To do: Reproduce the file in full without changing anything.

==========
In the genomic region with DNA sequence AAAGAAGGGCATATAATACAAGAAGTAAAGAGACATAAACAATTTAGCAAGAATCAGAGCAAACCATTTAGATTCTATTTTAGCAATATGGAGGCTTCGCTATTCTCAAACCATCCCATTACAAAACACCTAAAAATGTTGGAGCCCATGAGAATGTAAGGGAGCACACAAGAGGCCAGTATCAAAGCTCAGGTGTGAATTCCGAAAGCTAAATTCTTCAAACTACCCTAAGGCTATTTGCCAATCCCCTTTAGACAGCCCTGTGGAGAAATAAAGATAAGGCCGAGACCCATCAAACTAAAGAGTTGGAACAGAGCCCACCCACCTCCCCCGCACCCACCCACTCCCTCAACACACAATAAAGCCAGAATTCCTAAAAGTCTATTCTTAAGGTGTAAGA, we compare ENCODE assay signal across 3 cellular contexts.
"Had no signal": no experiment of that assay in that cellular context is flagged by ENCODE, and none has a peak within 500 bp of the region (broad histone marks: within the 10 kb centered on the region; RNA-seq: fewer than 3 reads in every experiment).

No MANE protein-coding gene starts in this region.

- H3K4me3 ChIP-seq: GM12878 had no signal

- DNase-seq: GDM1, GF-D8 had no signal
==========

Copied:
In the genomic region with DNA sequence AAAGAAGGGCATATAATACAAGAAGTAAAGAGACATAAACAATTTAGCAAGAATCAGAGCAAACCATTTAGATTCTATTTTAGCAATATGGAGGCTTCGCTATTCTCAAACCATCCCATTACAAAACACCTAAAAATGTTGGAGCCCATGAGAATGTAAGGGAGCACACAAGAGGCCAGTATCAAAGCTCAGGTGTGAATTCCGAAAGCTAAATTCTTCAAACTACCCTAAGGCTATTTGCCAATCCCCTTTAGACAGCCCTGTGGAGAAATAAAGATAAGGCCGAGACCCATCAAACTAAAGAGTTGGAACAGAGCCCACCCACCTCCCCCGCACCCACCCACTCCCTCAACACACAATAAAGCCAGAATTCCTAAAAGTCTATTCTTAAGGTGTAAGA, we compare ENCODE assay signal across 3 cellular contexts.
"Had no signal": no experiment of that assay in that cellular context is flagged by ENCODE, and none has a peak within 500 bp of the region (broad histone marks: within the 10 kb centered on the region; RNA-seq: fewer than 3 reads in every experiment).

No MANE protein-coding gene starts in this region.

- H3K4me3 ChIP-seq: GM12878 had no signal

- DNase-seq: GDM1, GF-D8 had no signal